Material Basicallz Basically made aa sandwich. In adition additiontotothis thisa athin thinlazer layerofofshaped shapedmemory memoryalloy alloyis isplaced placedononeach eachtriangle edge allowing by that the surface in areact simple triangle edge allowing by that thereact surface in away. simple way. By makes it easier toto build between By using using this this kind kind of of material material we we save save aa considerable considerable amount amount of of weight, weight, that which makes it easier build less people. It has more structural properties that anythen material at this thickness. among less people. It has more structural properties any material at this thickness.

107


Unit Shelter

Now its time for present the diferent shelDifferent shelter possibilities according to: the numbers ofaccording people living ter posibilities to; in it, spatial desired, theconditions numbers of peopleamount living inofit,water spaneeded for collection, social groupings, tial conditions dessired, amount of water other uses from living..... needed fordifferent collection, social groupings, other uses diferent from living.....

Top view

Plan view

108


Transversal section

Longitudinal section

109


Unit

Top view

110


Transversal section

Longitudinal section

Back view

Inclined section

111


Unit

Top view

112


Right view

Transversal section

Front view

Inclined section

113


Unit

Top view

Connection and ground improving

114


Back view

Right view

Longitudinal section

Front view

Transversal section

Inclined section

115


Unit

Top view

116


Right view

Longitudinal section

Transversal section

2nd variation

117


Unit 2x... By joining 2 surfaces, models, sheets,modit is Now this time by joning 2 surfaces, possible to its make largerto models a different els, sheets, possible make in larger scale. models in a diferent scale it can work for many people or for the comunity needed services

Top view

118


Right view

Transversal section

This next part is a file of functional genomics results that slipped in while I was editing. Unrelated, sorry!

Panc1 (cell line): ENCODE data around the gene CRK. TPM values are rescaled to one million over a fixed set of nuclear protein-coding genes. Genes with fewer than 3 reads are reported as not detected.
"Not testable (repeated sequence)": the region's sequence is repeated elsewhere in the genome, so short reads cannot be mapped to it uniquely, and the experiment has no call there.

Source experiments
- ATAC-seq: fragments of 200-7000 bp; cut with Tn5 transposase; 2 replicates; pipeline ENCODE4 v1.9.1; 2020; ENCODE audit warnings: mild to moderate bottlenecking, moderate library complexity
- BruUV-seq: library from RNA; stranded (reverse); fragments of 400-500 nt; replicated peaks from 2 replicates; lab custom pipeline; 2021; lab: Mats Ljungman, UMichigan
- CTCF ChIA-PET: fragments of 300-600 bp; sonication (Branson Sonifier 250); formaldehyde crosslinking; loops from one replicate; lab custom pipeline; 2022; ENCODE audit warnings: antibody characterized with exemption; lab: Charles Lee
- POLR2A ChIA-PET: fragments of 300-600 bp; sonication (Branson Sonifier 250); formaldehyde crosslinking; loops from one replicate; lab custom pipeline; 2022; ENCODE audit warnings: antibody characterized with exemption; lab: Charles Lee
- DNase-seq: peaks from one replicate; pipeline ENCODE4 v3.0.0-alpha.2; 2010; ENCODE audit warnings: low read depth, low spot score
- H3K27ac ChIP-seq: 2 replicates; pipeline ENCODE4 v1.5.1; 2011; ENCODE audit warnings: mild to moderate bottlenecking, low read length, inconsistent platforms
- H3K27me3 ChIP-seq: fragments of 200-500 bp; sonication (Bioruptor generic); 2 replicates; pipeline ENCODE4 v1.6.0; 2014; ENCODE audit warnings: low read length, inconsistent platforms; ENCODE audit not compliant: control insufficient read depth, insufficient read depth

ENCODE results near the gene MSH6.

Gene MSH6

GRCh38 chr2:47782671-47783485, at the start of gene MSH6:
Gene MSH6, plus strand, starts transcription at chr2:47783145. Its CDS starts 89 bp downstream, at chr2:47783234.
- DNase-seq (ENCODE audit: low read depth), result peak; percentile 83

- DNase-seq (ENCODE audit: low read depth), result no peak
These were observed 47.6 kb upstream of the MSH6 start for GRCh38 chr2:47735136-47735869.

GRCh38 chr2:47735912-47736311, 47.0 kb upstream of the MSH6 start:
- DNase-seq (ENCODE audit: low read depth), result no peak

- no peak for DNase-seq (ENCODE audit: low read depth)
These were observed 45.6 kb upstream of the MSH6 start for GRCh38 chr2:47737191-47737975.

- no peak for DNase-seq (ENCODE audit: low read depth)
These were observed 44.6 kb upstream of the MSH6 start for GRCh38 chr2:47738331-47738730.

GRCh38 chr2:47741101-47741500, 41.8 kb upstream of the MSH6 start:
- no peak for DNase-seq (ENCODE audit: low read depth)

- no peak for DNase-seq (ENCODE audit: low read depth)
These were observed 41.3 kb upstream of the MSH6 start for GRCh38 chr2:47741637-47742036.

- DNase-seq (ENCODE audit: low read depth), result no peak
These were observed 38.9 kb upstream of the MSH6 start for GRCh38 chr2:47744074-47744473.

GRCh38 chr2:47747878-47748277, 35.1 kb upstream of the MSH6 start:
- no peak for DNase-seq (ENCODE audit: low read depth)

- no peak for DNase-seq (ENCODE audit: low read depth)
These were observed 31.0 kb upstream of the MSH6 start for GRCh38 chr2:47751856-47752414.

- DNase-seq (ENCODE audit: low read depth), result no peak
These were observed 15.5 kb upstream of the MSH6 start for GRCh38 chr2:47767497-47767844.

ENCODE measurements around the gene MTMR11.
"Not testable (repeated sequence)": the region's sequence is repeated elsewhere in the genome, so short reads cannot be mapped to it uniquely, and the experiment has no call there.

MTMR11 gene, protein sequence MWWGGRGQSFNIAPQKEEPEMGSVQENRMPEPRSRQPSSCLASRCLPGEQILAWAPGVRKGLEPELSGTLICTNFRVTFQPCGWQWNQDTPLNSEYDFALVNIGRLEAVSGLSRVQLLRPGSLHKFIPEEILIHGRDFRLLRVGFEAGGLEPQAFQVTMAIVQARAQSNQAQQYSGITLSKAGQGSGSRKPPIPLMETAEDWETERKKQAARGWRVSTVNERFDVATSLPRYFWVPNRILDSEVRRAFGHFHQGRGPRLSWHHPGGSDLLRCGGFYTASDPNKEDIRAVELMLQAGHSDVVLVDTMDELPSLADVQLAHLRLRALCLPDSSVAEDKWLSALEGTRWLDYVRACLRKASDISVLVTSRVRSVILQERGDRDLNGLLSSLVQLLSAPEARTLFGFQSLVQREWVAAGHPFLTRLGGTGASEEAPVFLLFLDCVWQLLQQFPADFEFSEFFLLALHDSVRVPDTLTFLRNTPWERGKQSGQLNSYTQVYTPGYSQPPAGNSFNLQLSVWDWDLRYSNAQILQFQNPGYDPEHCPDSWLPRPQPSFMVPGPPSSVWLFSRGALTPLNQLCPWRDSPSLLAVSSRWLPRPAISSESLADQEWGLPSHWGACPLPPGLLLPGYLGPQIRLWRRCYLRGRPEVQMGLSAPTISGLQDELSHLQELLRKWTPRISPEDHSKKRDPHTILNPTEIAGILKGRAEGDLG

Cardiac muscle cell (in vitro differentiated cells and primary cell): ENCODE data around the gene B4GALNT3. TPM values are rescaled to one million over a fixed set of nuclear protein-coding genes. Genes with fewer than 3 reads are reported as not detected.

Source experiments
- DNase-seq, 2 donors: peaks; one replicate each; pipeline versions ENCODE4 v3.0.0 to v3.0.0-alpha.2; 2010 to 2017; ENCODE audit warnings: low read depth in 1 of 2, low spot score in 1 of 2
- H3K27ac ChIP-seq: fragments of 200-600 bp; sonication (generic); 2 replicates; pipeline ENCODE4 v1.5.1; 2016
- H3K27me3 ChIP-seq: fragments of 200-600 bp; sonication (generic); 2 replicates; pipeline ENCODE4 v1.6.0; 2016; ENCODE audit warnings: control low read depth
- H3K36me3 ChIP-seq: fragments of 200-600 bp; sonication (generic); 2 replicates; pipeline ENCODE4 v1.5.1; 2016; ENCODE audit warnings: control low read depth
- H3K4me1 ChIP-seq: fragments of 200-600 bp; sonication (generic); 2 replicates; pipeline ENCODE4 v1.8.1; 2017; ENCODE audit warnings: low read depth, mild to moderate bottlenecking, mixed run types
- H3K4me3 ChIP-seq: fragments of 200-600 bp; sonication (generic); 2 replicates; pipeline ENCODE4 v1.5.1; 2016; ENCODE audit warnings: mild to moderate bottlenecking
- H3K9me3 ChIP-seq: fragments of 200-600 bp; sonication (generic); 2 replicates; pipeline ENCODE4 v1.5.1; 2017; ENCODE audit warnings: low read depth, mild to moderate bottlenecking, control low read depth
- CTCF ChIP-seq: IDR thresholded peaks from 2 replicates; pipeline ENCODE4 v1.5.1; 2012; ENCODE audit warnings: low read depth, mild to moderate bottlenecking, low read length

Front view

Longitudinal section

119


Unit 2X Modules The arrangement for more than one families. By this tipe of arrangement more than one They have more collecting familyes can livepossibility toguether,ofhave more water. When used as living space it used can be possiblity of collectin water, when as divided in 2 levels; the upper one provides living space it can be divided in 2 levels, the space the for sleeping, the oneprivate level beeing upper oneand providing ground floor for circulation and use for the the space and needs for sleeping leaving rest of the activities. the ground floor as circulation adn use for the ret of the activityes.

Modules Modulesattached attachedtogether togueter...

Configuration for social development and community services

120


Top view

121


Neighborhood Shower - Community center Shower-Comunity center

Perspective view

Joining 4 modules This time by joining 4 modules a shower and bathroom center is inserted in to the comuA shower center is inserted intocenter, the community, it can also be used nity, it canand alsobathroom be used as hospital, comunity meeting center... as hospital, community center, meeting center...

122


123


Neighborhood Shower-Comunity center Shower - Community center

Top view

124


Front view

Right view

125


126 1 12 26


127 1 12 27


128 1 12 28


129 1 12 29


130 13 1 30 30


131 13 1 31 31


132 1 13 32


133 13 133


134


PROJECT IV : HONEY SHELTER EFILENA BASETA

135


Hypothesis

The war nowadays is a crucial problem of the society. Many people die, some other lose their relatives and other become homeless. The aim of the Honey Shelter to provide the homeless people during the war with at least a roof to sleep underneath.

This shelter has been constructed in order to be carried on people’s back, so the owners can move from one place to another and settle down for a short or a long period, as the shelter can be transformed from a temporary to a permanent, using local materials for the walls. It is light-weight, waterproof, cheap and it can be packaged in a backpack. These characteristics make this shelter suitable for use during war that the people have to move constantly for unknown period of time. It can be quickly and easily erected by one or two persons without special tools. All the necessary things for the construction are included in one plastic dispenser that afterwords is used for storing water. 136

The dispenser includes: 1 hexagonal elastic fabric 7 metallic poles

12 plastic sticks

30 m of rope

1 string

1 hand saw

1 scissor

1 hammer

1 waterproof tape


2m

The tankage of the plastic dispenser with the tap is about 10 liters

dimensions of folded fabric (0.5mx0.67m)

Storage water process:

carry the dispenser

fill it with water from a local resource

hang it on the wall

The advantage that this shelter has, comparing with the normal tents, is that the hexagonal component can be attached with its identical components and create clusters. Each person caries one component so every family can create its own roof.

137


Fabrication Component

P

WDSH

ropes

female buttons

male buttons

IDEULF

connection of 2 components

PDOHEXWWRQ

PHWDOOLFGHWDLO